“It motivates you a lot,” Tatum told The Vertical about having to earn his keep. “Coming to the Celtics, I got to go in and find my role, whether it’s playing or whether it’s not playing. Everybody wants to play. I’m sure it will be mentally tough, at first, not playing. But winning cures all that.”

Stevens has never had to explain the situation to either Brown or Tatum because there shouldn’t be any ambiguity about how they should approach their roles on a deep team where veterans will also have to compete for opportunities. They have to be obsessed with quality over quantity. And, with the Celtics always in conversations to pry away the league’s top stars through trades, they also have to expedite their progression or risk being packaged for a more recognizable alternative. The situation undoubtedly played a role in Josh Jackson avoiding a workout with the Celtics and gleefully accepting a spot in Phoenix, where he is bound to lose a lot but won’t have to worry much about looking over his shoulder for minutes. Stevens doesn’t believe Brown and Tatum are being slighted in the least.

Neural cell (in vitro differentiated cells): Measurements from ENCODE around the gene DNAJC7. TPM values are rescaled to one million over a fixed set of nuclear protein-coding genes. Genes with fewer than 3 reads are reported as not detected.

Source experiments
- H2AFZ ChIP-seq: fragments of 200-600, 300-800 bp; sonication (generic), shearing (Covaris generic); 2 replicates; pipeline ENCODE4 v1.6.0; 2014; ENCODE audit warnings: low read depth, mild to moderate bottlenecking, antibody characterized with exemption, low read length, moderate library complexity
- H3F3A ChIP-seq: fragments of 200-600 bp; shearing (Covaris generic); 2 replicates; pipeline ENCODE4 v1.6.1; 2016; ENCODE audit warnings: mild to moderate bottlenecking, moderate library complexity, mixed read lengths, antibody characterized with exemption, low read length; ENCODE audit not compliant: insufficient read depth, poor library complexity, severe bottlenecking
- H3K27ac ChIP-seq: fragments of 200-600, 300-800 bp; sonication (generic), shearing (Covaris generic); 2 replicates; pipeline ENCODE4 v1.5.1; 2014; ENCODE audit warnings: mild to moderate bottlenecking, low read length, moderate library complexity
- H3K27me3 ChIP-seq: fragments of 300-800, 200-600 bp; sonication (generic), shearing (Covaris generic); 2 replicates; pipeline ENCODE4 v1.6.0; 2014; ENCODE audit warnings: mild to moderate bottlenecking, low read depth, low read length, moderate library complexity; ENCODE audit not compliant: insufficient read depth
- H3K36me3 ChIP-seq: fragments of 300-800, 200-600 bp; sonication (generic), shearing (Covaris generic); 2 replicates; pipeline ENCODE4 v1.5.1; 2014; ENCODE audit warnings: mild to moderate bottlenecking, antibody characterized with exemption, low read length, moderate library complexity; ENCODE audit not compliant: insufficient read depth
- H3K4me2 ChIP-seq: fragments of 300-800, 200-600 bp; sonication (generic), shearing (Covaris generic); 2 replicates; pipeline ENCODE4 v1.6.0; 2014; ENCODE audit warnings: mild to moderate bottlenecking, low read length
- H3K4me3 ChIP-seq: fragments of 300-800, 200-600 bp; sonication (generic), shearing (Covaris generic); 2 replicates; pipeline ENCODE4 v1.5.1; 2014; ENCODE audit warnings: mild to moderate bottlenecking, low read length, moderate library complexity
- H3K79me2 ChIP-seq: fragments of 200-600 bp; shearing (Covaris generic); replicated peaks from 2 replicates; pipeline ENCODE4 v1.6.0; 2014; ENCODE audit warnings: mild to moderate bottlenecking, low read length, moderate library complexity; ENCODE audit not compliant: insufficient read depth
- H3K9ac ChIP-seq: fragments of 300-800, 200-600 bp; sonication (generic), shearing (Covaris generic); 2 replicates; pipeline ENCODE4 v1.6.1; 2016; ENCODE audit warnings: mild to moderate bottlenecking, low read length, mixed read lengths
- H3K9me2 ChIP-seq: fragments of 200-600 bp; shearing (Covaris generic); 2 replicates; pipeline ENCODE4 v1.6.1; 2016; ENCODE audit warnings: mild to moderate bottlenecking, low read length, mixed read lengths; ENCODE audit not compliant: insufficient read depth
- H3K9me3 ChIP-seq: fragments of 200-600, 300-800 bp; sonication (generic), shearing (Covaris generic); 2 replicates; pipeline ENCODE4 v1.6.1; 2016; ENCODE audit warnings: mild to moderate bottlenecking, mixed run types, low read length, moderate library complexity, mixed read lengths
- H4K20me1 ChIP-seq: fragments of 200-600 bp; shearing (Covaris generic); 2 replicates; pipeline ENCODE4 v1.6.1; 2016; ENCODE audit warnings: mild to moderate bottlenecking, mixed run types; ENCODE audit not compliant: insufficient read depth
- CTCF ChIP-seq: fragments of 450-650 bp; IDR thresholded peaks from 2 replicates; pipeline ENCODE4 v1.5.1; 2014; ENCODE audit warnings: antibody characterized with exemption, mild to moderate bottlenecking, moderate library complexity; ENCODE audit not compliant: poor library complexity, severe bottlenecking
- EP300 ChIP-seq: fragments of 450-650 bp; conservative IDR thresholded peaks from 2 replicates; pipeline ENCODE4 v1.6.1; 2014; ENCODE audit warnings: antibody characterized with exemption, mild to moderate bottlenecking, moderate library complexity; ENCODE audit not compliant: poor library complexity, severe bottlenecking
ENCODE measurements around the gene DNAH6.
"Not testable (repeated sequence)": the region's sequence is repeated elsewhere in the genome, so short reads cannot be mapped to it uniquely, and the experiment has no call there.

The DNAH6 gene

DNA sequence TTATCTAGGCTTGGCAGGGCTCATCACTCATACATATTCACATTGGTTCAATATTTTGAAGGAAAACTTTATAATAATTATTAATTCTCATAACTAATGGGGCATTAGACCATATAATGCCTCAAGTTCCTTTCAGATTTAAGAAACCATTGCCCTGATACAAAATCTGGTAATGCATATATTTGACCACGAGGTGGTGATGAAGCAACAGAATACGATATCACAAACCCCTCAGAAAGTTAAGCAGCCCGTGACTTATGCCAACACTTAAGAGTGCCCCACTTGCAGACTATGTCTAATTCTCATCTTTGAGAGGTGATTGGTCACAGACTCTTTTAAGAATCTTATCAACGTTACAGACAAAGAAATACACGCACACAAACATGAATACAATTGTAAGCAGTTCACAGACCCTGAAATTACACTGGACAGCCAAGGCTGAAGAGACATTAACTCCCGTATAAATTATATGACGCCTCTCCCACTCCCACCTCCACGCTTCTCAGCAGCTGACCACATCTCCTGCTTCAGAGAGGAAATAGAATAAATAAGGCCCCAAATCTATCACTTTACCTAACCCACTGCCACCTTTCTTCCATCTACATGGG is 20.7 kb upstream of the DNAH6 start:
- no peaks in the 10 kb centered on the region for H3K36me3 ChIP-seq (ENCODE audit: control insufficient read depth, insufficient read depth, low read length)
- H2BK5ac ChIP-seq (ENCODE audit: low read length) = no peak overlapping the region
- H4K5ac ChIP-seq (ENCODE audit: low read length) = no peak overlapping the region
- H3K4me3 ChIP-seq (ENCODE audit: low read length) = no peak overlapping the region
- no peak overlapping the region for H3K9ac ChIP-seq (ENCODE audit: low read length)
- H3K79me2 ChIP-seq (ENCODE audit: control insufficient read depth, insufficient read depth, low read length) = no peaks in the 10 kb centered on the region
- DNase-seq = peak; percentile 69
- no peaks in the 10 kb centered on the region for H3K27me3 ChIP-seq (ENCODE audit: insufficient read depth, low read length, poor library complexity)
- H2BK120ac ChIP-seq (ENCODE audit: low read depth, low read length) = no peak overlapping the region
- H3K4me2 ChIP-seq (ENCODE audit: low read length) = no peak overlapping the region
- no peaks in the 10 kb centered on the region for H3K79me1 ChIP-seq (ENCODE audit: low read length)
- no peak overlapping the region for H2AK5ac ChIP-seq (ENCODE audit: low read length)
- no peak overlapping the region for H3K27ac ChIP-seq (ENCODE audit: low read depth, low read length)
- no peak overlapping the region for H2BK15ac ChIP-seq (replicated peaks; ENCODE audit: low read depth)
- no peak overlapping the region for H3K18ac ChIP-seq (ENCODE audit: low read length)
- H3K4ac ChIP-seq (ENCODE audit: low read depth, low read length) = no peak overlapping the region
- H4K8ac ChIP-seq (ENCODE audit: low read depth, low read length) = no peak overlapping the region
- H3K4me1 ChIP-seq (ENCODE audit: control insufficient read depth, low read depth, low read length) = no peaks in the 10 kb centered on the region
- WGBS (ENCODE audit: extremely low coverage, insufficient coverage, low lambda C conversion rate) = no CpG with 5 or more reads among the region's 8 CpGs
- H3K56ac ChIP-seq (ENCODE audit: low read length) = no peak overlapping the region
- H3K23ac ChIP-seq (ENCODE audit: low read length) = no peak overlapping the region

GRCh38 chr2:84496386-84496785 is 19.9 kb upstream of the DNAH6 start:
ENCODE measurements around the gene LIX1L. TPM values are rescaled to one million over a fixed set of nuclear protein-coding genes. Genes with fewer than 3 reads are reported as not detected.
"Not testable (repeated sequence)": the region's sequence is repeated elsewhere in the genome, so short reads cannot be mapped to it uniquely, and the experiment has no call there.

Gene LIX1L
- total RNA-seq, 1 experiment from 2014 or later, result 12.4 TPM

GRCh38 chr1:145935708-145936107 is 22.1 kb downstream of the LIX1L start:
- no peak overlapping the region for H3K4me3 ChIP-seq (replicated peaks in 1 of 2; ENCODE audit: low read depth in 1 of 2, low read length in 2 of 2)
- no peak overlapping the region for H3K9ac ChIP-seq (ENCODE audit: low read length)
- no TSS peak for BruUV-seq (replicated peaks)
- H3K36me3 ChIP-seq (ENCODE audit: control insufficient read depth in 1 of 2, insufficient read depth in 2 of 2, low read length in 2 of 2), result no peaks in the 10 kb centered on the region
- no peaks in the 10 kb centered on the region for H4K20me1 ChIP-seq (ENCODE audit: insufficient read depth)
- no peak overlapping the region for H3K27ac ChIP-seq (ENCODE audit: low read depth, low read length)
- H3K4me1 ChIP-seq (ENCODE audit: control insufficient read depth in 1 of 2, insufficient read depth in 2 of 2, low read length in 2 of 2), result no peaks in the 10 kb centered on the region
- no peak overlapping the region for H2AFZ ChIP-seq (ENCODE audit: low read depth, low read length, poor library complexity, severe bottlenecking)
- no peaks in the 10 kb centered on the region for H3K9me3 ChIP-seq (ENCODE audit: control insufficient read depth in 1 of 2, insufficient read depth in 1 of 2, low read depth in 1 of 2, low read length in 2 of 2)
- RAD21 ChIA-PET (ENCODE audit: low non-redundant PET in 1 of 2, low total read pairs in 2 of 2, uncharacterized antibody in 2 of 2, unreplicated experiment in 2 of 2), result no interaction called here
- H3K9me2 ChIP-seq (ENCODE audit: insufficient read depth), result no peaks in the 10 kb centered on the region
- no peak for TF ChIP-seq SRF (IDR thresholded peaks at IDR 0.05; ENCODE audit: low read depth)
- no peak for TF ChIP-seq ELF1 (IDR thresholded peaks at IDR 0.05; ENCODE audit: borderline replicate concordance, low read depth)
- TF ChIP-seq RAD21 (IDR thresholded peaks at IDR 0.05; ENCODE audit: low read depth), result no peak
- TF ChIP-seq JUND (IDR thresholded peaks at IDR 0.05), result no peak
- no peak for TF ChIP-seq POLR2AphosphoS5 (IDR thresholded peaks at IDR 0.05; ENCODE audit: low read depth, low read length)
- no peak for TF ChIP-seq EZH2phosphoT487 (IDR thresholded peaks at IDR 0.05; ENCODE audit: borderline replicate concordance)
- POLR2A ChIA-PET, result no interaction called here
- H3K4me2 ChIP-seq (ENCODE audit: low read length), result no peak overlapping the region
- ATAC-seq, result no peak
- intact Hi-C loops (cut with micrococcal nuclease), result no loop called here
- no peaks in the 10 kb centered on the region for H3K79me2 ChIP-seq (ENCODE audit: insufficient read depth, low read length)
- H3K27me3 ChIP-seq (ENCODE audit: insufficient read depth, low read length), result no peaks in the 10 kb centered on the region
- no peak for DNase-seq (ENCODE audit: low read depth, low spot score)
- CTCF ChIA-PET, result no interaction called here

“It’s where you are,” Stevens told The Vertical. “It should be an exciting thing. Every one of these guys should be excited to compete for minutes and to earn things. All of our guys have to do that. And that’s a good thing.”

The last time a conference finalist was able to make a top-three pick, the Detroit Pistons made the now-infamous error of taking Darko Milicic with the second pick in 2003, ahead of Carmelo Anthony, Chris Bosh and Dwyane Wade. Milicic was 18 at the time, dealing with the culture shock of coming from Serbia, and never became much more than a disappointing tease as an NBA journeyman. Detroit was able to win a championship in spite of Milicic’s failures but only after the acquisition of Rasheed Wallace helped the franchise make the leap from good to great.

Brown and Tatum won’t fail as spectacularly. Brown survived his rookie season while sprinkling just enough potential around that there is hope for a promising career. His relative success came without having many teammates around to assist him with the adjustment by offering advice and encouragement. Having experienced the frustrations of having to scrap for every minute and the pressures of where you “almost have to be perfect,” Brown plans to tutor Tatum as the youngest player on the Celtics’ roster learns what works and what he can’t get away with.

Brown’s first bit of advice for Tatum: “Keep your confidence. You’re going to need it.”